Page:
Our research is regularly published in top-tier machine learning conferences, such as NeurIPS, and in renowned computational journals, such as PLoS Computational Biology. See below for a detailed list of our publications.

You can find Luigi Acerbi’s Google Scholar Citations page here.


  • Yoo AH, Acerbi L, Ma WJ (2020)
    Uncertainty is Maintained and Used in Working Memory
    Link | Code (GitHub)

    What are the contents of working memory? In both behavioral and neural computational models, the working memory representation of a stimulus is typically described by a single number, namely a point estimate of that stimulus. Here, we asked if people also maintain the uncertainty associated with a memory, and if people use this uncertainty in subsequent decisions.

In press / 2020

  • van Opheusden B*, Acerbi L*, Ma WJ (2020)
    Unbiased and Efficient Log-Likelihood Estimation with Inverse Binomial Sampling
    To appear in PLoS Computational Biology (* equal contribution)
    Link | Code (GitHub) | Tweeprint
    Many models (not limited to psychology and neuroscience) do not have a log-likelihood in closed form, but we can easily sample observations from the model (i.e., via simulation). Inverse binomial sampling (IBS) is a technique to estimate log-likelihood via sampling in an efficient and unbiased way that, unlike similar methods, does not use summary statistics but the full data. IBS enables likelihood-based inference for models without accessible likelihoods!
  • Acerbi L (2020)
    Variational Bayesian Monte Carlo with Noisy Likelihoods
    In Proc. Advances in Neural Information Processing Systems 33 (NeurIPS '20), Montréal, Canada.
    Link | arXivCode (GitHub) | Tweeprint
    We extend Variational Bayesian Monte Carlo (VBMC) to perform sample-efficient Bayesian posterior and model inference also with noisy likelihood evaluations, such as those obtained via simulation (i.e., sampling). We tested VBMC with many models and real data from computational and cognitive neuroscience, up to D = 9 parameters. The new versions of VBMC vastly outperform previous methods (including older versions of VBMC), and inference is still quite fast thanks to the combo of variational inference + Bayesian quadrature.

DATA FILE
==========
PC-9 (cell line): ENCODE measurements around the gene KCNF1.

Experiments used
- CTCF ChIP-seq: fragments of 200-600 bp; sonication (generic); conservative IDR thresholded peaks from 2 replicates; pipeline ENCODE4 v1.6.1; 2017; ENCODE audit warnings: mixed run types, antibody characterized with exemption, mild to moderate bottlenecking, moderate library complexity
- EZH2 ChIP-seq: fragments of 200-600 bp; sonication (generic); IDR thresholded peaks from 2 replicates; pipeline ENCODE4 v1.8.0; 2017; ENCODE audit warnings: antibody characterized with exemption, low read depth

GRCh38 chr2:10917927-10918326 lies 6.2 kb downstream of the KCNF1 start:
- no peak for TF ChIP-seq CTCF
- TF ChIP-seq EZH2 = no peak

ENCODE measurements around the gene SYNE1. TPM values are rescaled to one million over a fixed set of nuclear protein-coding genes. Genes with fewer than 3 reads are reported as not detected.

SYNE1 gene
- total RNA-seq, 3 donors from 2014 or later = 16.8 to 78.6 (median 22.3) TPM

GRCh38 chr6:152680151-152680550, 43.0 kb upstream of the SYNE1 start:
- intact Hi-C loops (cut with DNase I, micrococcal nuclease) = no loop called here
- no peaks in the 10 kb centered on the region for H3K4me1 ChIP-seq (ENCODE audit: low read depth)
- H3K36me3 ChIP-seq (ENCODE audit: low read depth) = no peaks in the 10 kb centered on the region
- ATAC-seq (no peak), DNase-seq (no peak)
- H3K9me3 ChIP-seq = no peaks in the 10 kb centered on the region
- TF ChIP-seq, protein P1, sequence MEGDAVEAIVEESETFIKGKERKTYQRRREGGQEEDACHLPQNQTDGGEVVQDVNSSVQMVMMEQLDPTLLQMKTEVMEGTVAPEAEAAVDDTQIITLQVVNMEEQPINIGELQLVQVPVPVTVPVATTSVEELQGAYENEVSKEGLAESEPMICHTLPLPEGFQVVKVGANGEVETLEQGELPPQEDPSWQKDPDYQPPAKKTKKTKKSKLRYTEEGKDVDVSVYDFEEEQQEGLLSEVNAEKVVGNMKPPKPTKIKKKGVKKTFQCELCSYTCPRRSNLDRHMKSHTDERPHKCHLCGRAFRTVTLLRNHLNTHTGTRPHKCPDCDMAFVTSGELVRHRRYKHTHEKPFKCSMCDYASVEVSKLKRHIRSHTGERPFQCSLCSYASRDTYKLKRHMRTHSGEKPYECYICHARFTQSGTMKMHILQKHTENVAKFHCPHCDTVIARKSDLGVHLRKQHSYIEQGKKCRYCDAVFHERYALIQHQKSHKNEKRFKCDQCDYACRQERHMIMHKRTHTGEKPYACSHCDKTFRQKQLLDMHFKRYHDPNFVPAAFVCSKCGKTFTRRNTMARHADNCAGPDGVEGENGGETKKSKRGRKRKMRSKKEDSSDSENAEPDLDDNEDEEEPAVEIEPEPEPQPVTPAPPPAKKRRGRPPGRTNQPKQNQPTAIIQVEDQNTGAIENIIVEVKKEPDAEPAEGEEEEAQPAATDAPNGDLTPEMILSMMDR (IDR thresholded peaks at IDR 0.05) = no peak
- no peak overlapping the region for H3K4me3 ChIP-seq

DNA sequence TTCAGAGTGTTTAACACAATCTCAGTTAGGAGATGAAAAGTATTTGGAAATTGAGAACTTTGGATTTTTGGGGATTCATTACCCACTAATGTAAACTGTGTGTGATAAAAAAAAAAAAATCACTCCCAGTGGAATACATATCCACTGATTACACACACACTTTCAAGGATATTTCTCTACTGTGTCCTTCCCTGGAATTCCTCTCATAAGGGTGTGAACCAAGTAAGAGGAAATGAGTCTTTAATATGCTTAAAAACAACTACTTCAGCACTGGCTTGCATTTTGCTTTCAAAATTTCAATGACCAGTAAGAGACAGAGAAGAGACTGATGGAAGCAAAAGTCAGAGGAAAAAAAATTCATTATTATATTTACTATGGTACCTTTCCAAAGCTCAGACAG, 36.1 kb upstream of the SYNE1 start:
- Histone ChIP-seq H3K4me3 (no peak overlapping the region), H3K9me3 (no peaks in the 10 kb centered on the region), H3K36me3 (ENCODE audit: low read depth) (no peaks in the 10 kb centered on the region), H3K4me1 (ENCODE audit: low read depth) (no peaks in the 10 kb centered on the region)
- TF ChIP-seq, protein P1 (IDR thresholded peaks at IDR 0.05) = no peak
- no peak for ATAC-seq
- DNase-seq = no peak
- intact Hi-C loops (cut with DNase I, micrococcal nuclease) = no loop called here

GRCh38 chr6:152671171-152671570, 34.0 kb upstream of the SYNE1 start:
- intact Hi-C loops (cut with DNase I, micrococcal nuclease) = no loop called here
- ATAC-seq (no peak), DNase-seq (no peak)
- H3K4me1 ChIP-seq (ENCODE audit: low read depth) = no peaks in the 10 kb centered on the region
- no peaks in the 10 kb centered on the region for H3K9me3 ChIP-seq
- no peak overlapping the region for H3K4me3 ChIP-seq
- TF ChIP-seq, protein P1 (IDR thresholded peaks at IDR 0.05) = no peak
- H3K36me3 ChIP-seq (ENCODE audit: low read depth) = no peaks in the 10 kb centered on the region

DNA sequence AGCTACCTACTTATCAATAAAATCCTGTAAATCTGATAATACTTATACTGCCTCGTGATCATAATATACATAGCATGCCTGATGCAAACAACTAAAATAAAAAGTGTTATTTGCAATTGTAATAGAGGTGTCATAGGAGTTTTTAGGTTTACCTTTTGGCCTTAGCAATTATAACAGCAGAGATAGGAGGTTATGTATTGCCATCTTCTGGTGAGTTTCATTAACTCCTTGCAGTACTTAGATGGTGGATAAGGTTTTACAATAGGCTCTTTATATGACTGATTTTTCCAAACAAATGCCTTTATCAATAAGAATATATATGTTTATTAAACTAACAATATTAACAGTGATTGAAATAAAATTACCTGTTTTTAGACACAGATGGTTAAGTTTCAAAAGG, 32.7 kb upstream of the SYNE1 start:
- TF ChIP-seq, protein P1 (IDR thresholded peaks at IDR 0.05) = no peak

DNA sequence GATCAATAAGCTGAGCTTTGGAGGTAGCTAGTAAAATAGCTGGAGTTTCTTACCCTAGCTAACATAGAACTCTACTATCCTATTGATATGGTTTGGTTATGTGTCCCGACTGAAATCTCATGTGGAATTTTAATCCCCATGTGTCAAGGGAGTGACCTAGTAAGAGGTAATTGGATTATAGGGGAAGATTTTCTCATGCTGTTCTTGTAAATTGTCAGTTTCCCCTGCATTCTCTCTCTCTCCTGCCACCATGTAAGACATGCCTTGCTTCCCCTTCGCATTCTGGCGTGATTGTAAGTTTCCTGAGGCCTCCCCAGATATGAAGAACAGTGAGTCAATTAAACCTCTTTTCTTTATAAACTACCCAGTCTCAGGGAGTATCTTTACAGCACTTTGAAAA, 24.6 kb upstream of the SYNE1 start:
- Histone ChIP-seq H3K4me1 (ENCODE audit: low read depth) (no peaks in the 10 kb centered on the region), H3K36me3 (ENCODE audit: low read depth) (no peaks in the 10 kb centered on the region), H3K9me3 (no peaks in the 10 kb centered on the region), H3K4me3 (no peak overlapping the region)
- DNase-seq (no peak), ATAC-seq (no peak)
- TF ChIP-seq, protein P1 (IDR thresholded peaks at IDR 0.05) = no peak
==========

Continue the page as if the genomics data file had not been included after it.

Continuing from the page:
• Patel N, Acerbi L, Pouget A (2020)
    Dynamic allocation of limited memory resources in reinforcement learning
    In Proc. Advances in Neural Information Processing Systems 33 (NeurIPS '20), Montréal, Canada.
    Link | arXivCode (GitHub)
    In this work we propose a dynamical framework to maximize expected reward under constraints of limited memory, such as those experienced by biological brains. We derive from first principles an algorithm, Dynamic Resource Allocator, which we apply to standard tasks in reinforcement learning and a model-based planning task, and find that it allocates more resources to items in memory that have a higher impact on cumulative rewards. This work provides a normative solution to the problem of online learning of how to allocate costly resources to a collection of uncertain memories.
  • Zhou Y*, Acerbi L*, Ma WJ (2020)
    The Role of Sensory Uncertainty in Simple Contour Integration
    To appear in PLoS Computational Biology. (*equal contribution)
    Link | Data and code (GitHub)
    Our percept of the world is governed not only by the sensory information we have access to, but also by the way we interpret this information as part of a whole ("perceptual organization"). This study examines whether and how people incorporate uncertainty into perceptual organization, by varying sensory uncertainty from trial to trial in a contour integration task, an elementary form of perceptual organization. We found that people indeed take into account sensory uncertainty, however in a way that subtly deviates from optimal behavior.